While frequently quoted on an annual basis for convenience, there are many depreciation methods that do not use annual calculations. When quoted on an annual basis, but used in a daily calculation, the rate is typically divided by 365 for the notional daily rate. This is what Manager does. (Some programs ignore leap years entirely.) See this example for 2016, a leap year. Depreciation of the second asset, for example, is (2950 x 0.20) * (366 / 365) = 591.62:

If the same worksheet is used to calculate depreciation for 2017, you get different results:

Manager calculates rates as designed. There is no bug on this issue. If you do not wish to use the method for which it was designed, you should make your own depreciation calculations and enter them in the Depreciation Entries tab.

That would only be correct if the program’s design adopted different conventions. In fact, the program does not base its calculations on a year, because depreciation is often calculated for different periods. Manager bases its calculations on the number of days in the defined period after deriving a notional daily rate for a 365-day year. Other accounting packages adopt a very wide variety of approaches to this problem, most of them either ignoring it entirely or requiring you to laboriously define your own calendar periods.

The current worksheet is not intended or designed for straight-line depreciation. That would require basing the depreciation calculation on acquisition cost (possibly less salvage value, depending on local law or accounting standards) rather than book value. So adopting your suggestion would not make it suitable for straight-line depreciation or any method besides daily declining balance.

I agree with you @Tut, I was presumptuous in suggesting that it is a bug. Only the developer can tell us if the current configuration is a bug or by design.

So, I will change my tack. This forum is about suggesting better ways of doing things to improve the way the program operates. I am suggesting that it would be an improvement to the new depreciation feature if the calculations are changed to that described in my previous post. It will also be advantageous to future enhancements to this feature.

The problem with that, @generalegend, is that it would sacrifice the utility of definable depreciation periods, which are necessary in some jurisdictions. For example, some countries require mid-month or mid-quarter dates as inputs for calculating depreciation. And some businesses do not account on calendar weeks, months, or years.

I definitely agree the current worksheet has limitations. But it is not just a matter of redefining the number of days in a leap year. There are numerous factors that must be defined for the assets themselves before a really robust depreciation automation is possible. I look forward to those. Meanwhile, the current worksheet does certain things—correctly. And they are fully explained in the Guide: https://www.manager.io/guides/25021.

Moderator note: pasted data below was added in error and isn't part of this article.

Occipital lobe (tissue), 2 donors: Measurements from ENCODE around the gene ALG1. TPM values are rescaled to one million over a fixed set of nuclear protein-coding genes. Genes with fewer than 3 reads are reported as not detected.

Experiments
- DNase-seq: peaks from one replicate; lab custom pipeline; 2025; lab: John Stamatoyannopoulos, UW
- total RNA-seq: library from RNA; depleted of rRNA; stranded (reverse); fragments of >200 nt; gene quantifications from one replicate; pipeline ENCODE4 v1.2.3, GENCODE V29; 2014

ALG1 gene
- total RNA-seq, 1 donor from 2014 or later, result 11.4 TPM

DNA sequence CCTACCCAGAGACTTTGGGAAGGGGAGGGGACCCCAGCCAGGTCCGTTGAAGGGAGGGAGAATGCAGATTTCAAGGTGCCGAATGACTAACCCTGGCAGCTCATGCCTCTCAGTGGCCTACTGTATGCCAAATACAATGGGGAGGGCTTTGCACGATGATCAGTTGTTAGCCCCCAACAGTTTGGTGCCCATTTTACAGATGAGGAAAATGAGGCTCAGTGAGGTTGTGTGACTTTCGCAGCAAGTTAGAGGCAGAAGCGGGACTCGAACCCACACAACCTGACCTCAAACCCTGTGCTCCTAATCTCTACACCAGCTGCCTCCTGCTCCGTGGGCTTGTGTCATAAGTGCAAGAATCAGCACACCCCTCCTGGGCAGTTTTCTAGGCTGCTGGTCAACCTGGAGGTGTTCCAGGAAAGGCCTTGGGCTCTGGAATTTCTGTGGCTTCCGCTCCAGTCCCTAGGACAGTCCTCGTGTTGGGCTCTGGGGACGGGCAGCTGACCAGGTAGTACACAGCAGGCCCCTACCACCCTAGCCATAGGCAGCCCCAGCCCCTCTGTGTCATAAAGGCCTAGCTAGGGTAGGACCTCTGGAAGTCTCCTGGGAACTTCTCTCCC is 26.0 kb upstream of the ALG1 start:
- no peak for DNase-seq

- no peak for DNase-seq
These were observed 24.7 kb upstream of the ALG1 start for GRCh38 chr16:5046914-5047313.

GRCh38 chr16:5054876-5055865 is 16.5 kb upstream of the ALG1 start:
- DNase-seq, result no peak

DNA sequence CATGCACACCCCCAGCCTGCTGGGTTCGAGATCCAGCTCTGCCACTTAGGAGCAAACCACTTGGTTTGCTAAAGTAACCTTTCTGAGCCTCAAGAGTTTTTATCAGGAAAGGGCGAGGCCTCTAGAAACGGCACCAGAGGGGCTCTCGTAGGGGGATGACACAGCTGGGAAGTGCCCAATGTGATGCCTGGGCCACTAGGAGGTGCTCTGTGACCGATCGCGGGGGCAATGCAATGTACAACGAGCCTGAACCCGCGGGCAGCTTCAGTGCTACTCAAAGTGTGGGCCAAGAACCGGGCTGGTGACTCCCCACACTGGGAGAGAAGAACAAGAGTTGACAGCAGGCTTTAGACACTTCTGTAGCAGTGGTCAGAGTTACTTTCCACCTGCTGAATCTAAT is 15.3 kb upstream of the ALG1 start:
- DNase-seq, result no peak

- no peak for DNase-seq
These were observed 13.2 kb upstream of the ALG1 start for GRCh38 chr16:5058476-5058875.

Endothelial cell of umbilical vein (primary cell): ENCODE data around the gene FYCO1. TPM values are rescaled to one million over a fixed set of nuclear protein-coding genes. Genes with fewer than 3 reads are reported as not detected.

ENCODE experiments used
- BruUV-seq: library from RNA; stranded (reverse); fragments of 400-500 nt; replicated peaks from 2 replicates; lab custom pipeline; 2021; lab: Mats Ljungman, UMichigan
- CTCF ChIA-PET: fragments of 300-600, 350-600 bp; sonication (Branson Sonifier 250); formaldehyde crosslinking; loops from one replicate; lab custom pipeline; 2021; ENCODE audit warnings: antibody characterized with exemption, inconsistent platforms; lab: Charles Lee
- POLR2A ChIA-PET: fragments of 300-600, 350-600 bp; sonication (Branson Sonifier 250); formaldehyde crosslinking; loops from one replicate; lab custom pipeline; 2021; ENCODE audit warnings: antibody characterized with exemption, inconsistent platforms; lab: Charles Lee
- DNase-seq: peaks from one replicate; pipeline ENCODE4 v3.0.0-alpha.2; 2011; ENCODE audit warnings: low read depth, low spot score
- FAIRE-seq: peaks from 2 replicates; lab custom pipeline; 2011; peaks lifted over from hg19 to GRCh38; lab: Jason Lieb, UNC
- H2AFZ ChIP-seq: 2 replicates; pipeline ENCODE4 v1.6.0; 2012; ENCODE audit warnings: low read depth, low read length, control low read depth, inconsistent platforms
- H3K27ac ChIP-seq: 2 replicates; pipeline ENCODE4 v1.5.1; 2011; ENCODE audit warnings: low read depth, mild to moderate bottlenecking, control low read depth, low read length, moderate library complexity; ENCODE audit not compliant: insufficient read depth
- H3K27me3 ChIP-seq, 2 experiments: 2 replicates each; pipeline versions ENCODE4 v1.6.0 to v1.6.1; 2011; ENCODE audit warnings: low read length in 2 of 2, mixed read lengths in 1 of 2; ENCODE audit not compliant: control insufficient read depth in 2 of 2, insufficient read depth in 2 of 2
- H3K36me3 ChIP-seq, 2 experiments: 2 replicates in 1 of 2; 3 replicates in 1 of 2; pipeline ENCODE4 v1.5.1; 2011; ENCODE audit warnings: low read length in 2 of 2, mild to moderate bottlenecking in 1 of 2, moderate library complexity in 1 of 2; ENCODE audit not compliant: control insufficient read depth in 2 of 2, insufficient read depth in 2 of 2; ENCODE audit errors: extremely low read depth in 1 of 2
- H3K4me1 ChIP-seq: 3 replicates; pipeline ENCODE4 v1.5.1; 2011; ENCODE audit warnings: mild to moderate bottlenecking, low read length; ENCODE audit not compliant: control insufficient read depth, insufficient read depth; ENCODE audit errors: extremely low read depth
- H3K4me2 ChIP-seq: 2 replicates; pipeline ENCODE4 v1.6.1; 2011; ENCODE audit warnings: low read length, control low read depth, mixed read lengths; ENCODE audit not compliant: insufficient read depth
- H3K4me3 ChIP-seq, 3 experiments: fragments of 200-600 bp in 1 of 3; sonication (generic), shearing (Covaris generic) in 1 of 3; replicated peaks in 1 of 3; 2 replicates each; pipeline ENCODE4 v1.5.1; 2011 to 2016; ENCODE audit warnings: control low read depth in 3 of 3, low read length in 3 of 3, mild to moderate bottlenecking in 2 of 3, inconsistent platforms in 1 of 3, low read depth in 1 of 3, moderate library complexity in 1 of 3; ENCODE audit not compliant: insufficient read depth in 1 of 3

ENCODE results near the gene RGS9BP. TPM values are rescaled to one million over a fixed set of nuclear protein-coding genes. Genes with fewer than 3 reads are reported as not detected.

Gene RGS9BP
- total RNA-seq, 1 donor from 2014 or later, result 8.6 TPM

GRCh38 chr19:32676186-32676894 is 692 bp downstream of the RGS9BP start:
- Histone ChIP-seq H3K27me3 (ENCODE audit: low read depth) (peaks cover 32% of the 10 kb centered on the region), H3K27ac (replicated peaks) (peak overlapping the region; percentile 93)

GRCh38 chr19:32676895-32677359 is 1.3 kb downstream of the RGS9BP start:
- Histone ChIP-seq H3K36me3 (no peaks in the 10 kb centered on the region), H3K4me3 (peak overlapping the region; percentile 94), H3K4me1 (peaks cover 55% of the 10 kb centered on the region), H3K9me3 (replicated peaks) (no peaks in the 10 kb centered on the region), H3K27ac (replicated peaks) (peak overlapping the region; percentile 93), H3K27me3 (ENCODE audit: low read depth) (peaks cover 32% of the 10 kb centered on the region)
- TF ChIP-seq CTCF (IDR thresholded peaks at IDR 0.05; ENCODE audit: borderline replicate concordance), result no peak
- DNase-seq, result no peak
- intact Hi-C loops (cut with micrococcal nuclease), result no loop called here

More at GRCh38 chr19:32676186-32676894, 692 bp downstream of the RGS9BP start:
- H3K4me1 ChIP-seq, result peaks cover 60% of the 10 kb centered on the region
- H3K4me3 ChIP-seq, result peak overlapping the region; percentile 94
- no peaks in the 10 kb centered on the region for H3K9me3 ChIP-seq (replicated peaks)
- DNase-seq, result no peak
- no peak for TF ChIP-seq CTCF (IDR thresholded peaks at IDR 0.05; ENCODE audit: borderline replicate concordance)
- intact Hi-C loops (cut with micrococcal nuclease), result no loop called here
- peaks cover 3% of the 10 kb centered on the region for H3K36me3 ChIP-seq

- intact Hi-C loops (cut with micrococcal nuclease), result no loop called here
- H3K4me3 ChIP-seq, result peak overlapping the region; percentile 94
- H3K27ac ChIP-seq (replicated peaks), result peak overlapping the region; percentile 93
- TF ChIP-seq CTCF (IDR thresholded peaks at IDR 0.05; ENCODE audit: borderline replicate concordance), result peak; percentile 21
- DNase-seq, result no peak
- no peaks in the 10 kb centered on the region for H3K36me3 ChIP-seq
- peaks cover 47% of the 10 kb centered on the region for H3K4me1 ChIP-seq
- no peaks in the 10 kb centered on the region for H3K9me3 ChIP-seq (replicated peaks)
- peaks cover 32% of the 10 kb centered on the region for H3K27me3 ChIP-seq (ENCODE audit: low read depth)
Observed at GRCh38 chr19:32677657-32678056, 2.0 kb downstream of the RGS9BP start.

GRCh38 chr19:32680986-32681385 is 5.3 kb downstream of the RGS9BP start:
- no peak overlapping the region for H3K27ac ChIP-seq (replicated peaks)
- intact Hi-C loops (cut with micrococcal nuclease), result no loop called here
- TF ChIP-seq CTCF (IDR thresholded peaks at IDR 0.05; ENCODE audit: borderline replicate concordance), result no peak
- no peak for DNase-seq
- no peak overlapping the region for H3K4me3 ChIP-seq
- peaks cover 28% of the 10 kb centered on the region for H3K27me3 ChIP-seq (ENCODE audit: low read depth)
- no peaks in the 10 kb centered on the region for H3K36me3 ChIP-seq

I have already conceded that the worksheet may be operating correctly as to the way it may have been designed. What I am suggesting is that it may be possible for it to do it better.

I am sorry that you have so grossly misunderstood the post, so to clarify points for you.

Yes, and that was stated - “based on the formula factors” - note the “based”
That is, the formula factors are “based” upon the prescribed inputs for the jurisdiction.
Those factors are never illusory “estimates and approximations” as you mis-interrupted it.

So to re-write the statement to give you increased clarity:
Depreciation at best is an estimate based on the formula factors, prescribed by the jurisdiction.

Yes, and once again I will re-write the statement to give you increased clarity:
I always round the asset purchase and the depreciation to the nearest whole amount so that the BS > Asset and Prov for Depn accounts are always neat round amounts, with the rounding adjustment being posted to a P&L account.

For example, if a purchased asset is 2045.36, then 2045 goes to the asset and 0.36 goes to the P&L. So the primary entry always remain reconcilable with both the source transaction and the auditors.

For the depreciation rounding I refer you to your own advice in post #2 - “you can edit the automatic calculations before creating the depreciation entries”.

These rounding’s and the depreciation differential between 365 v’s 366 days are not material.
Using your own examples of 2016 - 5635.48 and 2017 - 5620.08, this 15.40 variation is immaterial to both the financial year and the fixed asset values, as it balances out over time with disposal / write off etc.

Depreciation is an estimate based upon “arbitrary” formula factors as set by a jurisdiction. For example, a vehicle in Country A might have a depreciation rate of 15% yet that same vehicle in Country B may have a depreciation rate of 20%. Therefore 365 or 366 days is just a arbitrary factor.

Thank you for your clarification.